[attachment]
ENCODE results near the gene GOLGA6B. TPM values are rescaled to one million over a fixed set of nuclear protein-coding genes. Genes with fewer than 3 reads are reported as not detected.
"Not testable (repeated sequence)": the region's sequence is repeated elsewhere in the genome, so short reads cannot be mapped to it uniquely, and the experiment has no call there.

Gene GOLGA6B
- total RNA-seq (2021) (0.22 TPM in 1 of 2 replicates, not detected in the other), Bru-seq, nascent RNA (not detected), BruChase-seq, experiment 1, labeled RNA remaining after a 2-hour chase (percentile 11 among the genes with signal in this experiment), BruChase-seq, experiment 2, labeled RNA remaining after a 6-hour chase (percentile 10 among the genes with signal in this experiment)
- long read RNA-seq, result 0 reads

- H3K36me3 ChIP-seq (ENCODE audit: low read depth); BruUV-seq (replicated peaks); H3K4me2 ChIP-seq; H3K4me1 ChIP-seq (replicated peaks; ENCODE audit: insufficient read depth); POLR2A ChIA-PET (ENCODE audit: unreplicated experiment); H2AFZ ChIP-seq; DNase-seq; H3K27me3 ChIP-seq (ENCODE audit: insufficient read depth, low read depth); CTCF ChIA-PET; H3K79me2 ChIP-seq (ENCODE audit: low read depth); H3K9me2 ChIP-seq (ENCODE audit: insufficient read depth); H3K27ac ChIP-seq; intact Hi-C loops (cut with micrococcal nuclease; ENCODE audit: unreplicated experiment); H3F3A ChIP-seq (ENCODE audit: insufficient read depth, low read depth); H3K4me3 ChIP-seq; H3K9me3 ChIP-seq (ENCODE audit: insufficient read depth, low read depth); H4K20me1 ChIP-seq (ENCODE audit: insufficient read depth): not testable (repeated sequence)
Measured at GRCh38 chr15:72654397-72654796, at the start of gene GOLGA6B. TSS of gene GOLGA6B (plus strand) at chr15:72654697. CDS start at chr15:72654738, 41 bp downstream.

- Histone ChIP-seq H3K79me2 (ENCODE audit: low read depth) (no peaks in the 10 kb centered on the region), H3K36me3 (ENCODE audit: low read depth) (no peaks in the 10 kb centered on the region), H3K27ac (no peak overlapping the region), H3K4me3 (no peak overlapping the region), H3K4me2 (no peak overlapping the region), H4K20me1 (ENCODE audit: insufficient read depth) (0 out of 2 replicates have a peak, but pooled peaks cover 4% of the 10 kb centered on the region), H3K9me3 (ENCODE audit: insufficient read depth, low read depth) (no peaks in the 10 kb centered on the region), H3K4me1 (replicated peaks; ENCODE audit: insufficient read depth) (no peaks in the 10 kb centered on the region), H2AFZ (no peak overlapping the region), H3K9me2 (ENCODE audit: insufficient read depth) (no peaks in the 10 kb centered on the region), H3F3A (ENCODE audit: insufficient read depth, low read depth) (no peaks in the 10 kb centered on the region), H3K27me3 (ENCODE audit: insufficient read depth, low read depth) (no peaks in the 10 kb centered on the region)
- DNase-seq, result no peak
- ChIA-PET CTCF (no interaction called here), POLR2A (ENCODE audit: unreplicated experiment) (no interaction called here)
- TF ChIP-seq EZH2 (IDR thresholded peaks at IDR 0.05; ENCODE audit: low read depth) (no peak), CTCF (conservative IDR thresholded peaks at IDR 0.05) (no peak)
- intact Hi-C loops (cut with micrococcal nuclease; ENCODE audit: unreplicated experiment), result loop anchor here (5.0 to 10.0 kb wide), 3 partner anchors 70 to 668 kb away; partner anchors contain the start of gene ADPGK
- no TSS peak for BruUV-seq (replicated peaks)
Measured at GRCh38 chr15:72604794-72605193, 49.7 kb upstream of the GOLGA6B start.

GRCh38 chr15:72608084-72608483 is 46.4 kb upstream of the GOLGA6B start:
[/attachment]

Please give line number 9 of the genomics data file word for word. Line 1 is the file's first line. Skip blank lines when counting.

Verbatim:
- DNase-seq, result no peak